While I agree that being outside is risky, and that's mostly from predators, letting her out supervised, if she's used to it and has the option of running inside or into shelter at a moment's notice, is a good way to handle it. I wouldn't worry about her being totally indoors at any point, however, since we all have house bunnies that are perfectly content.

Many of her changes are actually understandable. First, when a bunny is just a few months older, ie. closer to a year, they often don't binky nearly as much. As adults they tend to lounge more and spaz around the house less. This mellowness is natural and fine, and is also common after a spay as well. Once you've seen a vigorous baby bunny binky, you think there's something wrong but really it's just bunny grown-up behavior. Not to worry.

She also has had a prolonged illness due to the complication with the medication, so she may be recovering more slowly. She may still not feel totally well, and rest is good for her. If she is eating and pooping normally now, then watch her but consider her on the mend. But still, getting vigorous just may not be what she's capable of for a while longer.

Another thing to keep in mind is that bunnies are crepuscular, which means awake and alert at dawn and dusk, but sleeping midday and late at night. It makes them great pets for working people, because leaving them alone during the day is good for their resting period, and they get good sleep then. They are not lonely if you visit before you leave and when you get home.

I would not push a bonding with another bunny. If she didn't take to the new bunny, it sounds like it would have been a tough bond and she may prefer being a solo bunny. I am one of the people here who can say that a solo bunny has a fine life with you, based on both of my bunnies being alone with me. I never had a mate for either of them. My bunnies never seemed to suffer for companionship, although I often worried about it. It took other people to point out to me how clearly happy each has been in my company, and even doing less seems to be Sammy's choice of lifestyle these days.

So be patient with her, don't read sadness into her face, but be alert for signs of any further medical issues. Often a depressed seeming bunny is an ill bunny hiding what's wrong. Describe her on occasion to your vet friend who will notice signs of problems, but otherwise I'd say she's just healing and resting after her situation. I'm sure she loves you very much.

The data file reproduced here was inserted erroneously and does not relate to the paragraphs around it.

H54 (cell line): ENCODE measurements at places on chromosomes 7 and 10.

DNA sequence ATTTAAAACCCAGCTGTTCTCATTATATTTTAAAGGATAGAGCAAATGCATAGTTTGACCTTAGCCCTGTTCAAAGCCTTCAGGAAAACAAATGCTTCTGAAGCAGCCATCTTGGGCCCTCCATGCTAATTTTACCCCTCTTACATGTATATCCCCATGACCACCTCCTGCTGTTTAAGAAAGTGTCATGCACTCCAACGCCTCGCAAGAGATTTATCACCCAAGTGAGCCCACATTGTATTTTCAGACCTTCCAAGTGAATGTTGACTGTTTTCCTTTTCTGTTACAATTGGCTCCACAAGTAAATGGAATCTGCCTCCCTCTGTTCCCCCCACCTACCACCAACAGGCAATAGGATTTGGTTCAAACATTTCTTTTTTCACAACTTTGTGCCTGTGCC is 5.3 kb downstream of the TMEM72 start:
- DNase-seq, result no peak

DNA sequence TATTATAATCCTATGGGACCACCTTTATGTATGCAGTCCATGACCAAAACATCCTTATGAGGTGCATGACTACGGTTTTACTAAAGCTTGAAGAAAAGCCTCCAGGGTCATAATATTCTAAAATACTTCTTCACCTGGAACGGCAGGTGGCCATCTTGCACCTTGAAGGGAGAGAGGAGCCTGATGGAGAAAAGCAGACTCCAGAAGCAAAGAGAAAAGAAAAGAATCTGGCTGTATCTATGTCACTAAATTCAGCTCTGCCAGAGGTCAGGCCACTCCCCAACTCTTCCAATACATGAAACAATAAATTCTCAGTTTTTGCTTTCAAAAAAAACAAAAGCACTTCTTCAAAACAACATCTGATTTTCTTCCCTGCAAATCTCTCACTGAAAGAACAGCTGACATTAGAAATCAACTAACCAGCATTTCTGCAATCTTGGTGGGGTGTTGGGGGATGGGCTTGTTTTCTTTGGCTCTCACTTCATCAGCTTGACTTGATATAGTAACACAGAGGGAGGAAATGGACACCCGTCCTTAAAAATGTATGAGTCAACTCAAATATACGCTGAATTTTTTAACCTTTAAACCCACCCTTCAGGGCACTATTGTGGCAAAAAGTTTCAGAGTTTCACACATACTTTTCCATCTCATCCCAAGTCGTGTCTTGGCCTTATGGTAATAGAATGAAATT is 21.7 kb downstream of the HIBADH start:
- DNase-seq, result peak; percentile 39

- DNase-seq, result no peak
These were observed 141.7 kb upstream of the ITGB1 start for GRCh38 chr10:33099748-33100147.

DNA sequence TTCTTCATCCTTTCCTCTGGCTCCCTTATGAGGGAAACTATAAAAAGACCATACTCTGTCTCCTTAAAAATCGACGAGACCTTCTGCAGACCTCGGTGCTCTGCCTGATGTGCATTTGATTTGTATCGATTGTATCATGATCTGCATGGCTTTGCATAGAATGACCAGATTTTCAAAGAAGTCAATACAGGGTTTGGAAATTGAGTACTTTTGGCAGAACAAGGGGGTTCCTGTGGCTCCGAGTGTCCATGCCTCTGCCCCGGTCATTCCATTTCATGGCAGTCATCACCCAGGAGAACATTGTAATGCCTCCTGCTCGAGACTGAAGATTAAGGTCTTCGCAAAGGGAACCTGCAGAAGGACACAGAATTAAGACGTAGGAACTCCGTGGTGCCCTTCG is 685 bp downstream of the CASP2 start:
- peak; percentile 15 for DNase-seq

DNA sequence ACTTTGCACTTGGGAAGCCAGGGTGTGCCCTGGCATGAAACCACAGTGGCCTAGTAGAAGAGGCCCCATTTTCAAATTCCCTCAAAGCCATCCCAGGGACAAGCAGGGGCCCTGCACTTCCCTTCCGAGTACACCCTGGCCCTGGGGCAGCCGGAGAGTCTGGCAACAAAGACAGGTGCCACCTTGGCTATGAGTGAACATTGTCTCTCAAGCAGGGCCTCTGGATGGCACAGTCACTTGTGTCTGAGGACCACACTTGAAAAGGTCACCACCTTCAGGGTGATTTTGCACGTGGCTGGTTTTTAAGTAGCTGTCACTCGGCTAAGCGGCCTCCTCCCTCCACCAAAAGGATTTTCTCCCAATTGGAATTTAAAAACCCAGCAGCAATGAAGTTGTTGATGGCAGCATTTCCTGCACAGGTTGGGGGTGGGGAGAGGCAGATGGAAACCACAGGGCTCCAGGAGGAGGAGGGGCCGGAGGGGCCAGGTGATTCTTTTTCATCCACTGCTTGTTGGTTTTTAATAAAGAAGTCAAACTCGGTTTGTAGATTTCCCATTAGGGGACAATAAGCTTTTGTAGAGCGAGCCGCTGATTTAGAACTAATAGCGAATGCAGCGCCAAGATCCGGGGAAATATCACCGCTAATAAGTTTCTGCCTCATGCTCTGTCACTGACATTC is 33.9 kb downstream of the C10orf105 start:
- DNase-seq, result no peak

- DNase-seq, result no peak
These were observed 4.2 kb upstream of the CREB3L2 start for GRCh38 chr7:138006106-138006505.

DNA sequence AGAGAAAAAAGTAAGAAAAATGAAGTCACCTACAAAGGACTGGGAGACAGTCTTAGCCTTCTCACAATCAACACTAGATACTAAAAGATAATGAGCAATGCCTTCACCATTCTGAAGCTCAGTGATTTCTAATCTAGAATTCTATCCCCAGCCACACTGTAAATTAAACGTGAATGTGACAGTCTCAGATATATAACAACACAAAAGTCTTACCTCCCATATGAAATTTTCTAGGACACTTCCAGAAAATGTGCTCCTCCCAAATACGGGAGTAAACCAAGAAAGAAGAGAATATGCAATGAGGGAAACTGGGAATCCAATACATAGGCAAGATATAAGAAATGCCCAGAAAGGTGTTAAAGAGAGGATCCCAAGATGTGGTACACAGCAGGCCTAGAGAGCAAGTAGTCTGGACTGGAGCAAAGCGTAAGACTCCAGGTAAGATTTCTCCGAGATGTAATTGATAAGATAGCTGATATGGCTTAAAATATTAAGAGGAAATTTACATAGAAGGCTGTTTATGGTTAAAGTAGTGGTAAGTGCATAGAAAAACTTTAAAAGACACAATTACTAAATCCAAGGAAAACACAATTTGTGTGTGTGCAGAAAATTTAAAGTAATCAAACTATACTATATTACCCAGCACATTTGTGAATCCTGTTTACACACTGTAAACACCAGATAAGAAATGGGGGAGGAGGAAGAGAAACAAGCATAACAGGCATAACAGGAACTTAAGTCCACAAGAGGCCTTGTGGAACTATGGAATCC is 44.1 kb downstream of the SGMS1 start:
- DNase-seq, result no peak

SPIKE, my snuggle bunny (aka Spikey Marbles)

User is Offline hopsalot
39 posts Send Private Message
9/20/2012 8:40 AM

Thank you for your reply!

I'm so glad I joined the forum. After three replies everything is already making more sense to me. The crepuscular nature explains why she wakes me up by chewing on my furniture at the crack of dawn, and then sits and waits by the door to the garden so that I can open up for early morning grazing. At lunch time she doesn't want to be bugged - so instead of thinking somethings wrong, I should rather accept she's taking a nap and resting. At sunset she normally likes to wander outside or catch the last bit of sun, until it gets darker and she comes in for dinner. Wow, not rocket science afterall. Would have thought that after all my reading on the net I would have known this?! Now I do thanks to you!

I am glad to find out that growing up and being less hormonal can change a bunny's nature a bit. I thought that if lots of binkys denote extreme happiness, none would mean extreme unhappiness I'ts been roughly 8 weeks since her illness, I never thought healing up would take so so long. I wonder if the long acting corticosteroids could still be making her sick, but she eats normally again and poops as usual. I'm very paranoid about her (most consider me rather mental when it comes to this so lets dont say it out loud shhhh haha!) after everything so the moment she doesnt want to eat I go out of my mind and check for a healthy rumbly in her tumbly.  But she's been fine so far. It's been a hard recovery, but I never left her side and know that she would never leave mine.

I am aware of the fact that hiding illness makes things really difficult. I thought they get sick very quickly, but infact they hide it so well that you only become aware of it in the last hours of severe illness. After all of it, I can say that refusing food, refusing company and moving around a lot as if uncomfy means theres tummy problems. At the moment me thinking she's depressed has none of that, she eats happily and chills a lot.

For now I think I am going to try and see it from the perspective that she can be happy as a solo bunny with my companionship and that I really am doing the most I can to ensure she has a good pet life but still remains a bunny that can dig a hole and flop over on a cool patch of grass now and then!

It's always difficult to find an affordable living space with a good rabbit garden, but I will keep what you are saying in mind about all the house buns out there. Do you think that because she's used to and likes her garden she would be able to happily live in a apartment without a garden? She's qutie adamant about ther morning stroll.

Thank you so much for being the one to point out that my bun CAN be happy alone, and is probably fine withing good measure.

I appreciate everyone's help.


User is Offline Elrohwen
Hudson Valley, NY
7322 posts Send Private Message
9/20/2012 11:06 AM
Welcome! Some great advice and insight. Sounds like she has a great home with you and a very good bunny life!